Human Resources

Topics: Organizational culture, Organizational studies, Management Pages: 10 (3765 words) Published: August 6, 2013
Abstract

Culture is present in every organization, and is necessary to succeed in this world. One cannot successfully implement culture into an organization without the proper structure. The leadership of an organization is ultimately responsible for creating the structure. The future of the organization is critical to the structure; if the organization does not have set goals for the future, there is nothing to accomplish or overcome. Rules, policies and procedures also need to be established to set boundaries in an organization. Rules, policies and procedures are set to hold employees accountable and help shape the organizations culture. A positive culture in an organization affects employees in a positive way. A positive organizational culture can result in high morale, less turnover, retention of high talent, employee openness, and higher returns on investments. Human Resources (HR) is an important keystone to an organization. This group is responsible for hiring employees and has a direct impact on the culture of the organization. By exploring organizations like Google, Zappos, Rackspace, one can observe that culture can be similar throughout various organizations. These companies are unconventional and contradict traditional organizations. The employees exercise liberties that some view as unproductive, yet their culture is thriving. Apple, on the other hand, has a more strict culture and has similar results.

The Structure of Culture

Leadership develops an organization’s structure, which in turn defines culture. As the heart of an organization, a leader is responsible for envisioning the future of an organization along with its foundation, determining and developing its core values, and combating everyday challenges posed to any organization.

Leadership must envision an organization’s future; define a clear strategic vision, and select a mission. One key role in building culture is envisioning a future for the organization, which entails establishing medium to long-term goals (Thornbury, 2003). These goals are pivotal aspects of ensuring an organization has direction and understands what it needs in order to execute meeting expectations. Next, leaders must develop a strategic vision for the organization; the strategic vision and medium to long-term goals must align with the long-term direction of the company. The strategic vision must state where the organization is going, determine how it can evolve in the future, and clarify its long-term direction and strategic intent (Snell and Bohlander, 2010). To envision the organization’s future effectively, leaders must develop and maintain a distinct company atmosphere. The organization’s mission, a fundamental building block, is critical, because it provides leadership with a reason for the company’s existence and an outline of its goals. This should state an organization’s basic purpose and scope of operations (Snell and Bohlander 2010). Only once leaders accomplish these tasks can an organization develop its culture.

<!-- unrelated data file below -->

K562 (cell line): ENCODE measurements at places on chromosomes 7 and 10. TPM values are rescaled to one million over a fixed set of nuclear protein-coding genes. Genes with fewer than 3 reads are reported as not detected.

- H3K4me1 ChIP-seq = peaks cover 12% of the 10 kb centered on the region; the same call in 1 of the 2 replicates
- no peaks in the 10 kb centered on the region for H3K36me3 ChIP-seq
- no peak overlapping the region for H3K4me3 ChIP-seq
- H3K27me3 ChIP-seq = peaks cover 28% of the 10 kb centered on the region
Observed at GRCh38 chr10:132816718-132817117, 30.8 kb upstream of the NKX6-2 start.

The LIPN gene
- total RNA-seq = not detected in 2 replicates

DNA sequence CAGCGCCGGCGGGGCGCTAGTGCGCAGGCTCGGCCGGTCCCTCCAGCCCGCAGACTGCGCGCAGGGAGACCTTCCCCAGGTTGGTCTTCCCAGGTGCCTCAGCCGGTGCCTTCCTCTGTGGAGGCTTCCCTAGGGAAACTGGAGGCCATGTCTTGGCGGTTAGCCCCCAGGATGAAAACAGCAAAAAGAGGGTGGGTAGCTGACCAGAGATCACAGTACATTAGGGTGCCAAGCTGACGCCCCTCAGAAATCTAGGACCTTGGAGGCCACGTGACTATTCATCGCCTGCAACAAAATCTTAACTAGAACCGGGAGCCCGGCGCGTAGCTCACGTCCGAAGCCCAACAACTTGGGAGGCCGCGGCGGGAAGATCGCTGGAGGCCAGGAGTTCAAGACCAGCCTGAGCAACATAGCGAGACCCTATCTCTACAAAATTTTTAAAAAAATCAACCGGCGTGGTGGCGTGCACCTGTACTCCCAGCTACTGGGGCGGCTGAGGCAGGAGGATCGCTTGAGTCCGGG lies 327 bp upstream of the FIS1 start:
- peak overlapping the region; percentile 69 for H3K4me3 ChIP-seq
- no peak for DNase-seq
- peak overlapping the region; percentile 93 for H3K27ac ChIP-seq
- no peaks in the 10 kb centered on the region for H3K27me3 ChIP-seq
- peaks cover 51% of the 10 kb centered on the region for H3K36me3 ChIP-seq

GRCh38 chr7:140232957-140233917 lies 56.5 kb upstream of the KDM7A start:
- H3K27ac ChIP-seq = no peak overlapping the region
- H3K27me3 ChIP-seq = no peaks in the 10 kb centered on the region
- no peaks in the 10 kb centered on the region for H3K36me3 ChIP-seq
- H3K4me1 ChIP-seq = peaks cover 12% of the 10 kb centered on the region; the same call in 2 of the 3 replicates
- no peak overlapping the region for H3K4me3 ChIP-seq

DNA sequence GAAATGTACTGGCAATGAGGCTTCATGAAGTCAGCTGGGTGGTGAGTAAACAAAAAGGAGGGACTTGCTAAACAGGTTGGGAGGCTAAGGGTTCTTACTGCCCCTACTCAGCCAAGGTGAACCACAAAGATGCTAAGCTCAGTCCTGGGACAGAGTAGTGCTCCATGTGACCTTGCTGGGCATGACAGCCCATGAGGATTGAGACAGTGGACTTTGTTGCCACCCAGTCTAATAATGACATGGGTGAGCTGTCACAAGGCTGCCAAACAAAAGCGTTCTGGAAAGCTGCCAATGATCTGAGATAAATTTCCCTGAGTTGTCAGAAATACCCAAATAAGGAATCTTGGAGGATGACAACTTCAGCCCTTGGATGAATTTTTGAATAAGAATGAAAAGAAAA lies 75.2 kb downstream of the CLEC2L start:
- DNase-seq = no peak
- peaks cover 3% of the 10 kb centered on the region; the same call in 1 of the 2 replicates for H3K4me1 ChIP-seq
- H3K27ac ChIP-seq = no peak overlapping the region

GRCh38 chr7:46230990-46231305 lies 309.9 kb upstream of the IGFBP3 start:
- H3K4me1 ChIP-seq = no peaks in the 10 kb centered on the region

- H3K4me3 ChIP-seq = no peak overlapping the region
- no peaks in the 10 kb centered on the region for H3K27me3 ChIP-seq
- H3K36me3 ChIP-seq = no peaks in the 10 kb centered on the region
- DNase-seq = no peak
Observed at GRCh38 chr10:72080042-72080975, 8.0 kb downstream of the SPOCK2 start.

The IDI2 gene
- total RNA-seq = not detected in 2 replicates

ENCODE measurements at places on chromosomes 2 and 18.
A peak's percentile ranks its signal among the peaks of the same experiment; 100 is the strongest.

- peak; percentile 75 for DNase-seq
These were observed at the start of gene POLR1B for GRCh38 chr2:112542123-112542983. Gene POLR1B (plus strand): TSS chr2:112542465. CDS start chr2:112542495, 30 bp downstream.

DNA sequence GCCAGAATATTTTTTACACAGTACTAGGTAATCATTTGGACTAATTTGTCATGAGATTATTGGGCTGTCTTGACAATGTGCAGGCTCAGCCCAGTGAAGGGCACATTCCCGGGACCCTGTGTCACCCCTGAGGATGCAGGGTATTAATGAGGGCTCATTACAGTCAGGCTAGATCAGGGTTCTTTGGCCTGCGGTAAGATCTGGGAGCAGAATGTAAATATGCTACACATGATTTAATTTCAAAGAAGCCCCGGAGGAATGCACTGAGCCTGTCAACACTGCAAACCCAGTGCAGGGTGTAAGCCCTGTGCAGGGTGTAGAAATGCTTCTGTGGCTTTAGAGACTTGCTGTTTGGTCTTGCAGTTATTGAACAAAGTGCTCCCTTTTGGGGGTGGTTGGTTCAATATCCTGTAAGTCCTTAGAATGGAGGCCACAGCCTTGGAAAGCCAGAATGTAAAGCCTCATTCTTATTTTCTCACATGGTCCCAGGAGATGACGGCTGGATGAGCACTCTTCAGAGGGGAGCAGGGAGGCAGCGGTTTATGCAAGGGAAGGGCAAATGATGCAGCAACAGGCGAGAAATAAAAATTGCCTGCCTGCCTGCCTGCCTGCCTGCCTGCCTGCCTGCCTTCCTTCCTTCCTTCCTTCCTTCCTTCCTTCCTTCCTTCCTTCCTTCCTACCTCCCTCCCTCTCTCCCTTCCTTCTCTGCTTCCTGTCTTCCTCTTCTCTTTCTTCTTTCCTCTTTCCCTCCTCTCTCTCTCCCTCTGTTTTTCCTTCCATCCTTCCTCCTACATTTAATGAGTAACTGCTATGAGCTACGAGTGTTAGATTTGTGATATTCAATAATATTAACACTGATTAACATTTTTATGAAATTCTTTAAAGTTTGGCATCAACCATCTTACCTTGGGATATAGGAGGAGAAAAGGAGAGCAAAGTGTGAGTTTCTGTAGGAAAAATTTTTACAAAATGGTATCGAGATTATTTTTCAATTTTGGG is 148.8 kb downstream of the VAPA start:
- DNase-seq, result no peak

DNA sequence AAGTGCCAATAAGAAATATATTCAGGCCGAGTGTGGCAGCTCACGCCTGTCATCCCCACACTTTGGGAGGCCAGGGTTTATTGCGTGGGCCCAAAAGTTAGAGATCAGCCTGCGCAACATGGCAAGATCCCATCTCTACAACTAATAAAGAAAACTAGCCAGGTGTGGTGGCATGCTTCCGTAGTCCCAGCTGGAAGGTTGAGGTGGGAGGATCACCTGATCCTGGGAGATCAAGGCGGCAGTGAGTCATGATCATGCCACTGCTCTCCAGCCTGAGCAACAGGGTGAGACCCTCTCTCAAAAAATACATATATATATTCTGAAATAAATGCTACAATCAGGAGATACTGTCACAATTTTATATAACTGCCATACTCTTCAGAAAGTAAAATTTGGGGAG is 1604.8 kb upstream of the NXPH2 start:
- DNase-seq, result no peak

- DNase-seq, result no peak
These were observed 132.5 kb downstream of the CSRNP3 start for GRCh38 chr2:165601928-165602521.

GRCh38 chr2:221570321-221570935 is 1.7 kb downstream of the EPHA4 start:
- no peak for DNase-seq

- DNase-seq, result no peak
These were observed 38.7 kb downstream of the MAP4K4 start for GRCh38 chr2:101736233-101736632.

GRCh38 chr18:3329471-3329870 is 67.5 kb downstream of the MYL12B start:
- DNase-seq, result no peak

According to Edgar Schein’s culture model, an organization’s leaders must instill the appropriate organizational framework and align core and espoused values, behaviors, and artifacts to implement successful culture (See Figure 1).

[pic]

Figure 1.

In his framework, Schein defines core values as, “the strong and enduring beliefs and principles that the company uses as a foundation for its decisions” (Schein, 1993). Core values are crucial to building culture within an organization and all members of an organization must accept these values. In order for core values to flow through an organization, senior level management must not only accept these values but also base their every decision involving the organization upon these very values. As Jan Thornbury stated, core values are, “second nature – acted upon without even being thought about”. When setting core values within an organization, I believe...

References: Brown, D., & Harvey, D. (2006) Changing the culture. In Jeff Shelstad & John Roberts (Eds.) An Experiential Approach to Organization Development (67-79). Upper Saddle River, NJ: Pearson Education
Campbell Q
Dyer, W.G., (1982) Culture in organizations: A case study and analysis. Alfred P. Sloan School of Management, (1279-82) Retrieved from http://hdl.handle.net/1721.1/47094
Khan, M.A., Khan, M
Liu, A.M.M. (1999), Culture in the Hong Kong real estate profession: a trait approach,
Habitat International, 23(3), 417-25.
Thornbury, J., (2003). Creating a living culture: The challenges for business leaders. Corporate Governance. 3(2), 68.
Schein, E.H. (1993) Organizational Culture and Leadership, 2nd ed, Jossey-Bass, San Francisco, CA.
Snell, S., & Bohlander, G., (16) (2010). Managing Human Resources. Mason , Ohio: South Western.
Continue Reading

Please join StudyMode to read the full document

You May Also Find These Documents Helpful

  • The Practice of Human Resource Management of Airtel Bangladesh Essay
  • Human Resources Essay
  • Human Resource Management: An Overview Essay
  • Human Resource Management Essay
  • History of Human Resource Management Essay
  • Human Resource Management in Walmart Essay
  • h&m human resource Essay
  • Human Resource Management Essay

Become a StudyMode Member

Sign Up - It's Free